Now that Governor Terry Branstad is occupying the governor’s office in the State Capitol again and Republicans have a commanding majority in the Iowa House of Representatives, all eyes are on the Iowa Senate in the 2012 elections since Republicans are just two seats away from a majority.
Nothing fires up Republican activists across the state more than talk about regaining control of the Iowa Senate, something they have not had since 2004. In recent years, Republicans have vilified Senate Majority Leader Mike Gronstal for blocking everything from income tax and property tax reform to reasonable prohibitions on late term abortions. Still, Gronstal remains able to obstruct any major Republican reforms because of his Democrat majority in the Iowa Senate.
For all the talk and excitement about chances of Iowa Republicans retaking the Senate this year, Senate Minotory Leader Jerry Behn and Senate Republican Whip Brad Zaun, the top two Republican leaders in the Iowa Senate, have done little to raise the necessary funds to help Senate Republican candidates tip the balance of power this November.
The latest fundraising disclosures with the Iowa Ethics and Campaign Disclosure Board show that Behn and Zaun can’t even combine their resources to total $100,000. Behn’s report shows that he has just over $83,000 in the bank, while Zaun only has slightly more than $10,000. By comparison, Gronstal reported having over $499,000 in the bank in May, and that number will surely increase when he submits his report in the coming days.
With only 111 days until the election, the window to raise money for Republican effort is beginning to close. Behn and Zaun were elected to their leadership spots last December, but have not made much of an effort to raise the necessary dollars to be able to help their colleagues and recruits.
Both Behn and Zaun are standing for reelection in November, which also means that they have their own races to deal with as well as working to win the majority. Zaun is running unopposed in a solidly Republican district, which means he should have the ability to help Senate Republicans with its effort to win the majority. Having run for congress in 2010, Zaun has a current donor file that stretches further than the confines of his Des Moines metro district. What’s puzzling is that it’s quite obvious that he has not sent a fundraising letter to his existing donors or held a fundraising event since being elected to leadership.
On the other hand, Behn’s district is comprised of five counties in central Iowa, and he will face Shelly Stotts, an educator from Boone in the general election. While the district has a Republican registered voter advantage, Behn’s race could be competitive.
Regardless of how competitive Behn’s race this fall is, he will need to raise money for the Republican majority effort as well as his own race. Like Zaun, it doesn’t appear that Behn has done much to tap into his existing donors through mailings or fundraising events. Equally troubling is that it appears that Behn has not used his time as the Republican leader in the Senate to forge new relationships around the state would help him raise money for the Republican caucus.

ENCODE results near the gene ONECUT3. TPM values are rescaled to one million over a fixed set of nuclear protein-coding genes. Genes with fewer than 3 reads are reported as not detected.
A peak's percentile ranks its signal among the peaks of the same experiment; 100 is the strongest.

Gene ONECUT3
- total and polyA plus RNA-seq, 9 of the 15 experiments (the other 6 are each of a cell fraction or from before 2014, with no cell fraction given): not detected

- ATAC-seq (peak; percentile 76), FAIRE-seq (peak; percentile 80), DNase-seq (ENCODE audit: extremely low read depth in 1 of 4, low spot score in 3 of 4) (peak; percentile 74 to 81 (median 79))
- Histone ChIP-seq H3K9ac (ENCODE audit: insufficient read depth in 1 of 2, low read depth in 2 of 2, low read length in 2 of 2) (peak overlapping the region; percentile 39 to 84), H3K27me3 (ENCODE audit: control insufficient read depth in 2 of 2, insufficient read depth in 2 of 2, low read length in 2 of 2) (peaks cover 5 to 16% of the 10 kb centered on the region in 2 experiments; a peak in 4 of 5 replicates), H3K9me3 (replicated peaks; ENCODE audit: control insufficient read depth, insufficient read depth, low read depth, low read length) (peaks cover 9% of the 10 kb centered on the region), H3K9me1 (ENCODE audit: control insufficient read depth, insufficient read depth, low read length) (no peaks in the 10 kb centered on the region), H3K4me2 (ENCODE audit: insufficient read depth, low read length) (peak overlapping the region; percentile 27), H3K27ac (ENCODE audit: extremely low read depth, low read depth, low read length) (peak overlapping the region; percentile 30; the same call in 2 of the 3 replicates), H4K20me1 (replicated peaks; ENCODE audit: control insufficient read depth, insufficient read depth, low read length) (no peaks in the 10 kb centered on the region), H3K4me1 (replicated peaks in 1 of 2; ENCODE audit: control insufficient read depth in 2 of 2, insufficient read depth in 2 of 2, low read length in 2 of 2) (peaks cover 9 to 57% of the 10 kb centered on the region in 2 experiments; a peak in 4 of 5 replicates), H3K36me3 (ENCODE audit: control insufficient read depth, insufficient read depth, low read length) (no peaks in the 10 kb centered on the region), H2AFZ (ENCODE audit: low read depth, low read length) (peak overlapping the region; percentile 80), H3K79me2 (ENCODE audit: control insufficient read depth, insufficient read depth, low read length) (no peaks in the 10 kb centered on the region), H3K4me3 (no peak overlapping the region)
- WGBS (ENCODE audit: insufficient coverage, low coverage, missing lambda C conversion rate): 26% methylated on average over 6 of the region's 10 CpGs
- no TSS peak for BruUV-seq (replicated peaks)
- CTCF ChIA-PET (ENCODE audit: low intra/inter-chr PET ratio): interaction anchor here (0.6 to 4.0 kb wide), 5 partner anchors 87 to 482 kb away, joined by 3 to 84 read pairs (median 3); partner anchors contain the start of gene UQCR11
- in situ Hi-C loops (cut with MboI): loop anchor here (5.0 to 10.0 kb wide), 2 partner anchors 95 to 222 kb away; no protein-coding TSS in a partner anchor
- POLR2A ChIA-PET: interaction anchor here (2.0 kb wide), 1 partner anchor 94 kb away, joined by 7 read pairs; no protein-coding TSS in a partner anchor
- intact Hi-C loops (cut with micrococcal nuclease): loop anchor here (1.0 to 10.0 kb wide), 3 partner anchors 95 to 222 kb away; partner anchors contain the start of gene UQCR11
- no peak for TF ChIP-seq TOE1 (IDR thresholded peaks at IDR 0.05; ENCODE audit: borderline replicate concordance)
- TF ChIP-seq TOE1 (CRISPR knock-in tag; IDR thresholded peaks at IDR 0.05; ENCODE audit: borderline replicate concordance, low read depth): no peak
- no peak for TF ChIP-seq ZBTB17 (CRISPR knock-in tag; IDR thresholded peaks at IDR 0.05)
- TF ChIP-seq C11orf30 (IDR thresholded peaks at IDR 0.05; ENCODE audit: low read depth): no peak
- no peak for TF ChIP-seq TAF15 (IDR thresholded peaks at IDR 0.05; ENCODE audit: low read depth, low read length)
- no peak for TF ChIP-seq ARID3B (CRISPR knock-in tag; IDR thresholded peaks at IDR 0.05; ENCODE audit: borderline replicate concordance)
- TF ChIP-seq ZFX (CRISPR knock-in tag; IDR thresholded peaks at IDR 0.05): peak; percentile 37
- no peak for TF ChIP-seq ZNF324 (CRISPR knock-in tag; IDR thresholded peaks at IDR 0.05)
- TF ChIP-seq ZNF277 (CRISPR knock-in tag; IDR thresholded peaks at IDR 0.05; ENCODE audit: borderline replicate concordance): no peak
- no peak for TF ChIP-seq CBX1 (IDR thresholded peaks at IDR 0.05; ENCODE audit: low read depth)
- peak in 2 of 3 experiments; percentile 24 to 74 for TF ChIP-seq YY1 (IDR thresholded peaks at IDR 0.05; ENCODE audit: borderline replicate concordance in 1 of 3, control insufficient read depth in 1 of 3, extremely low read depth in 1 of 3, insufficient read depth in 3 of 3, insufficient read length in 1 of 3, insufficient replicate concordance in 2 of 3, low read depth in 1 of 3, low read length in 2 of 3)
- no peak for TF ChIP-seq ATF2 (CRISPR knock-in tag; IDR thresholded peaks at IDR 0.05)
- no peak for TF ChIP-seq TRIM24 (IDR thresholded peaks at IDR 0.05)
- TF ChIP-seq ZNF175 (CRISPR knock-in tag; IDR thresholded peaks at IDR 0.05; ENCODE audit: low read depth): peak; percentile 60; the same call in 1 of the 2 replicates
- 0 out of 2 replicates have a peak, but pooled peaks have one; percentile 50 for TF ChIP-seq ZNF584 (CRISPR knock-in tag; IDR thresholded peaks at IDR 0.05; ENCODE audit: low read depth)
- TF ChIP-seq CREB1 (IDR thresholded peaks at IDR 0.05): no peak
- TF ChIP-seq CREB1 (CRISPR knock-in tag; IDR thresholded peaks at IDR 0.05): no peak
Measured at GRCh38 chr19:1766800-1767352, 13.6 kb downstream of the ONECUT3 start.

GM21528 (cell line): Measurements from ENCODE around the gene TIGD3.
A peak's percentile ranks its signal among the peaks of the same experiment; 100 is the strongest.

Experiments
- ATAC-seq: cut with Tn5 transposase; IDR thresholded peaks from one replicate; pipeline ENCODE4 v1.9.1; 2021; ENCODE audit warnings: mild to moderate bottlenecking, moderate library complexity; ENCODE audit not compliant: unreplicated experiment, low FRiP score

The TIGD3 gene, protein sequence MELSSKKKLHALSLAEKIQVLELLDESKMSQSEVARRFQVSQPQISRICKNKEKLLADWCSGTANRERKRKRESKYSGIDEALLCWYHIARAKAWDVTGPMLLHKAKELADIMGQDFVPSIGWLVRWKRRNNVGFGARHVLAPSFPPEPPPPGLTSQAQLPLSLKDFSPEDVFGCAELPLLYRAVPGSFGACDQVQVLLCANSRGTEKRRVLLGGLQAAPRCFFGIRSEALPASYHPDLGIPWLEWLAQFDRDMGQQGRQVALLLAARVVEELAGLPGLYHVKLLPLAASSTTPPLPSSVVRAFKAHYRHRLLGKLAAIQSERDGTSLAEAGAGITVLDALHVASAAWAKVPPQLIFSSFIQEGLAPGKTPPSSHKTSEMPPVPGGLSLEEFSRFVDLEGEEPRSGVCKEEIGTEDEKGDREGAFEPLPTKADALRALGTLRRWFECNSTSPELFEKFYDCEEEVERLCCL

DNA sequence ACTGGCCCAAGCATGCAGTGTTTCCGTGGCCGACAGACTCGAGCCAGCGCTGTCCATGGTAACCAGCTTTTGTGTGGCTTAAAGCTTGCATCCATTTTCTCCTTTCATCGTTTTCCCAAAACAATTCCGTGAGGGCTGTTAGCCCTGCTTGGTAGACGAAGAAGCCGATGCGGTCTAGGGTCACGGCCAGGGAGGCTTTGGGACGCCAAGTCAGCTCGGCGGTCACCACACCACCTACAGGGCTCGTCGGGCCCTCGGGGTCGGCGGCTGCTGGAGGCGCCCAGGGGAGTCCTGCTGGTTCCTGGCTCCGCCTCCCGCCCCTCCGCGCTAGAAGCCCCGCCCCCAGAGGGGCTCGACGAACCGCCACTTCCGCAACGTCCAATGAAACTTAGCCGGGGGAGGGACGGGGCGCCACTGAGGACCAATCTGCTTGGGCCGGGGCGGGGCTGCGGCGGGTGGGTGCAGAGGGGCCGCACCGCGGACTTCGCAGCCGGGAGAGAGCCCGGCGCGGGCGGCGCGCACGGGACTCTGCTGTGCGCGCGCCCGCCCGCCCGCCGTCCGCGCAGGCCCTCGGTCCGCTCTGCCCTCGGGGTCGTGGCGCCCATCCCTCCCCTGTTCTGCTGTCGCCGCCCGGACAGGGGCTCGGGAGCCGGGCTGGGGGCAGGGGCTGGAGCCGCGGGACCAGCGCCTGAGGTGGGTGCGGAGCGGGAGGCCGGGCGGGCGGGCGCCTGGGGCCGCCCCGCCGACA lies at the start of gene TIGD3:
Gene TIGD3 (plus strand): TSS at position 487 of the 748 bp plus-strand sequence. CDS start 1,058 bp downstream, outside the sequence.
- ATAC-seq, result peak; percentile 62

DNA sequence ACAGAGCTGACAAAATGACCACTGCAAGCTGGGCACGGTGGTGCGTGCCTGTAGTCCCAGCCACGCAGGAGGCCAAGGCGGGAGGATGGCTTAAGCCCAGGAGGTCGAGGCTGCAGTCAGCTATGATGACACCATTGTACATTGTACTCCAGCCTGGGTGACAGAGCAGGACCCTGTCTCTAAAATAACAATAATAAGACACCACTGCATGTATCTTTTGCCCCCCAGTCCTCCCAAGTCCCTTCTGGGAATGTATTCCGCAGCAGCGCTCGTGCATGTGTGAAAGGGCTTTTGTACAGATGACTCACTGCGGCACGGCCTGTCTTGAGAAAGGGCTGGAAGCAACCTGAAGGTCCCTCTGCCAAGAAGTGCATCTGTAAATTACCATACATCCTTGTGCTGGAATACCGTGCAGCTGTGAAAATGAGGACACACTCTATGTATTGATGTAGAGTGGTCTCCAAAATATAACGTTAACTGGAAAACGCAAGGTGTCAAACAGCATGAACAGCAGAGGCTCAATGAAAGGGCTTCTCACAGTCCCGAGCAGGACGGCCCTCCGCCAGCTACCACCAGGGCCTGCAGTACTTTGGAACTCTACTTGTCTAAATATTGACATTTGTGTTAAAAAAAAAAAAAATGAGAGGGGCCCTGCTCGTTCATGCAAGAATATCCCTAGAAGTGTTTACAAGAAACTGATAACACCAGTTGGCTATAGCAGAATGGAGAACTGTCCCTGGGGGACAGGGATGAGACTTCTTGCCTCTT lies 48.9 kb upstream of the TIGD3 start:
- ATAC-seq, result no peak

At the Republican State Convention last month, Behn got my attention when he said that the only role of the Minority Leader is to become the Majority Leader. Unfortunately it seems that the words Behn spoke that day equal the same empty rhetoric we have grown used to hearing from the person who occupies the top spot for Republicans in the Senate.
Iowa Republicans have a tremendous opportunity to seize the majority in the Senate this fall. Not only has redistricting favored Republicans, but they have also recruited some outstanding candidates. Yet, without assistance from leadership and other senators who are not up for election this year, it’s going to be an uphill battle.
There is absolutely no excuse for these pathetic fundraising numbers in a year when the focus for Iowa Republicans is taking control of the senate. Behn and Zaun knew full well what was expected of them when they were elected to their leadership posts back in November.
The day after they were elected to their leadership spots, I wrote the following:
The have now squandered the most precious resource in political campaigns, time. While the election is still over 100 days away, candidates will need to be on the radio, on the TV, or in people’s mail boxes by late August or early September in hotly contested seats. Right now, it seems hard to see how that happens unless people it step it up.
When asked about the fundraising effort by Senate leadership, Senate Republican Leader Jerry Behn said, “Fundraising continues to be a priority for Senate Republicans. We know that winning back the Iowa Senate will require a team effort and our incumbents and candidates are working hard to ensure that we will have the resources necessary to be successful this November.”
I don’t doubt that the incumbents and candidates are working hard to raise money for their campaigns, but fundraising numbers put up by Behn and Zaun are troubling. It’s hard to look at the numbers and come up with any other conclusion.
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